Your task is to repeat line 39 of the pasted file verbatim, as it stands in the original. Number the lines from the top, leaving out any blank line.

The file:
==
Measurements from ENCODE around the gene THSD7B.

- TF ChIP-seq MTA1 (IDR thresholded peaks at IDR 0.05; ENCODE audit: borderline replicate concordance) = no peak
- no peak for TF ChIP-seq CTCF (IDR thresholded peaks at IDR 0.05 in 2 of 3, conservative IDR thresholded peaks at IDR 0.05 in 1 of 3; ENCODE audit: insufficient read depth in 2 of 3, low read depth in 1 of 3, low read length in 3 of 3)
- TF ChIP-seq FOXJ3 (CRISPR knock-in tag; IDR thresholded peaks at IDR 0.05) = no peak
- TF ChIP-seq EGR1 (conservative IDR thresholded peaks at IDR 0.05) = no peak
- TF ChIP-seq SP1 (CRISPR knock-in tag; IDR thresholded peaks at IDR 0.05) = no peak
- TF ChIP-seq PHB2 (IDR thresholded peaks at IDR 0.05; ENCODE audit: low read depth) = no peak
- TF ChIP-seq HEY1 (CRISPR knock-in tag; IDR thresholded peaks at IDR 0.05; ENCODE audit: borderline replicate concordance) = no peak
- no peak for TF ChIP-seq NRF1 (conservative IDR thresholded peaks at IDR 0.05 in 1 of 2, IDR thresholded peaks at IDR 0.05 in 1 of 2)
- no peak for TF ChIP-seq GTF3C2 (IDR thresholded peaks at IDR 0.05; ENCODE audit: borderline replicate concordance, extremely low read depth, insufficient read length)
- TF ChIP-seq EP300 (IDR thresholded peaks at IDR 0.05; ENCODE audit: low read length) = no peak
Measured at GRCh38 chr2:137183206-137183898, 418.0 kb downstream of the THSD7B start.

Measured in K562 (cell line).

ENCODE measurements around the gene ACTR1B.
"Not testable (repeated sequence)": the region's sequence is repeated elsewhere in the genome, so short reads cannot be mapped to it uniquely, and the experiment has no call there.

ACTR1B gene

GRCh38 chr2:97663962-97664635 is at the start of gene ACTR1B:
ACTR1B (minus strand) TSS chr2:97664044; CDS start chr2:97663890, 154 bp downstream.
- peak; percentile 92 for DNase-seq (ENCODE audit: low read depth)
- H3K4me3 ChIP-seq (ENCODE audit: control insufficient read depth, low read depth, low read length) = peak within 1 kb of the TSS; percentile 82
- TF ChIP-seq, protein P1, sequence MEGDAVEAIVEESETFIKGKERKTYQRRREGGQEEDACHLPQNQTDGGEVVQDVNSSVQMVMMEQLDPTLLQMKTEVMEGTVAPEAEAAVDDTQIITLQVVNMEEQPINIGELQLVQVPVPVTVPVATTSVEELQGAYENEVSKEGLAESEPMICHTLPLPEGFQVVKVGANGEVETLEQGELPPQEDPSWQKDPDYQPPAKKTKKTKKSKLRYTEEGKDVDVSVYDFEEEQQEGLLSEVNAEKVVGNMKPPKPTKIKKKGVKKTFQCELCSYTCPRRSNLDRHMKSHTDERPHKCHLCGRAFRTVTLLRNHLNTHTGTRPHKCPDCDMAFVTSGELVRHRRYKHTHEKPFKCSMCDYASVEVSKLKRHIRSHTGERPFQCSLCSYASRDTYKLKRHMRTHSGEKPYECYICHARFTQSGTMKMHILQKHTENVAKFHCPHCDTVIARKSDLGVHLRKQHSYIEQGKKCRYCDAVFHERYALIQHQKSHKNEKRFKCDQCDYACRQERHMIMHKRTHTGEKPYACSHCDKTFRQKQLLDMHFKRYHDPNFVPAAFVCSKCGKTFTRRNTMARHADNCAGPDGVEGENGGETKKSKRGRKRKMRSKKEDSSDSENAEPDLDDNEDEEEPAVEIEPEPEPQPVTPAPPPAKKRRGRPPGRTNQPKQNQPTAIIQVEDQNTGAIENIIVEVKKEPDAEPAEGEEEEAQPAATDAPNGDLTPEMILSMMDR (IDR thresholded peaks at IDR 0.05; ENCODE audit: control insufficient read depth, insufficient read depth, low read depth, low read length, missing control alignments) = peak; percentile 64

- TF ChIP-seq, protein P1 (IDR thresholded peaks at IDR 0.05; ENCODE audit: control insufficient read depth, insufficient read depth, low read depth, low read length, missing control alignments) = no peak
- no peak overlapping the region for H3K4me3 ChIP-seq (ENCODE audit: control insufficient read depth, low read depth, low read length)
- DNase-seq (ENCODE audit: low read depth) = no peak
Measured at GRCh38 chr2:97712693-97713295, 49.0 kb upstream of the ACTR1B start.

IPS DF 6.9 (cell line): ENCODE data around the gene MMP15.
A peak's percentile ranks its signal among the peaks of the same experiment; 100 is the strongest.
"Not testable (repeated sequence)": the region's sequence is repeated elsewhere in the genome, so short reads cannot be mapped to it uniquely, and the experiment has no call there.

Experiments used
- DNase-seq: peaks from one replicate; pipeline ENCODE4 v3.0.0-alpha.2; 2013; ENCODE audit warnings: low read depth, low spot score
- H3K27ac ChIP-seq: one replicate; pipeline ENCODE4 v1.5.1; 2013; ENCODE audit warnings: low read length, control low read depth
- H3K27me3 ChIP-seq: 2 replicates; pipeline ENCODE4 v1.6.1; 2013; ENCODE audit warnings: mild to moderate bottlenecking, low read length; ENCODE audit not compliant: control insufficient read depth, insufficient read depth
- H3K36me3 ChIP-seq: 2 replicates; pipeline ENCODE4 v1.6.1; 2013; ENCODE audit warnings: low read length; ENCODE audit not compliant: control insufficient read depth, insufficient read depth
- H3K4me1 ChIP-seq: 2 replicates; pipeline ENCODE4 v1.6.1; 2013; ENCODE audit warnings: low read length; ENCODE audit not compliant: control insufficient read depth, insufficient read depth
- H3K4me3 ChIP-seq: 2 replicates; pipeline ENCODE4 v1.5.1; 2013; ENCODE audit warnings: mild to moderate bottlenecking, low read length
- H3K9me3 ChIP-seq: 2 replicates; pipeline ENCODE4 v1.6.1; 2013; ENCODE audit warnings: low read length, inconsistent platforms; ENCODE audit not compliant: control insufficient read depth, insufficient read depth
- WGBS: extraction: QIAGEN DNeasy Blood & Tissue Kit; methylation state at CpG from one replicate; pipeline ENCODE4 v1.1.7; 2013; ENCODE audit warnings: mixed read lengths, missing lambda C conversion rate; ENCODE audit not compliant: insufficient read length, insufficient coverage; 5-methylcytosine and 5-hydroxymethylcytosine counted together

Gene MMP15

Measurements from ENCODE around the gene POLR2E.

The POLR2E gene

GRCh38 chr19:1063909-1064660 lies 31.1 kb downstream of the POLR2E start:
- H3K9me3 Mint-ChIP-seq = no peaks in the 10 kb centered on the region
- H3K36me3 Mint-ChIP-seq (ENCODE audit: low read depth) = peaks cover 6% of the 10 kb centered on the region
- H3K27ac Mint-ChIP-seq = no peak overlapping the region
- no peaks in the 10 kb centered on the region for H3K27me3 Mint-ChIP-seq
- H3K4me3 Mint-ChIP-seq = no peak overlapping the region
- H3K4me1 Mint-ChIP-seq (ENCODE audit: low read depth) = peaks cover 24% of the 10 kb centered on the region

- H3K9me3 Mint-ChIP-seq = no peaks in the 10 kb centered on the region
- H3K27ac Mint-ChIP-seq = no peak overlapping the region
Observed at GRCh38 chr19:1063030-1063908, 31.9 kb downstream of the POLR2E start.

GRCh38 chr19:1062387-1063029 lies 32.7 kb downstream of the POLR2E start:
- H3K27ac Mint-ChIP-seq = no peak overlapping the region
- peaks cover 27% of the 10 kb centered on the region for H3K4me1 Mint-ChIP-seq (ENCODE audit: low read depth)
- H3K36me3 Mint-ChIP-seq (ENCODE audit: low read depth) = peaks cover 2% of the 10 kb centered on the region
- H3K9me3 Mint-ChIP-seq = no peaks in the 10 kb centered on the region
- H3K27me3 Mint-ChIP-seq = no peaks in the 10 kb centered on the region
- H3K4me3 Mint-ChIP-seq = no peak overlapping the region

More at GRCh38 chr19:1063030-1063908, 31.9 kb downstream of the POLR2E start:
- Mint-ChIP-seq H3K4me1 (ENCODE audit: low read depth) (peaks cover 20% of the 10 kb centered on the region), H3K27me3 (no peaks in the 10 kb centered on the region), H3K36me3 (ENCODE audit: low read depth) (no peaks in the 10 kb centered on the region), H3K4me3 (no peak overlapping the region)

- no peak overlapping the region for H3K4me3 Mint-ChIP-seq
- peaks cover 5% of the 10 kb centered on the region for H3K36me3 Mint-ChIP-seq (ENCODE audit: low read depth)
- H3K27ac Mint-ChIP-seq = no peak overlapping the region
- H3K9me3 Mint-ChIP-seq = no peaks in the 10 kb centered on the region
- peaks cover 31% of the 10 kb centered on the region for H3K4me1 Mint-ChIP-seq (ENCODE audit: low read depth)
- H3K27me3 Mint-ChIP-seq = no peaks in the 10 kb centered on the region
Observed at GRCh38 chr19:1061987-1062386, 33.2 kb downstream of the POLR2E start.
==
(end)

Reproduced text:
Measurements from ENCODE around the gene POLR2E.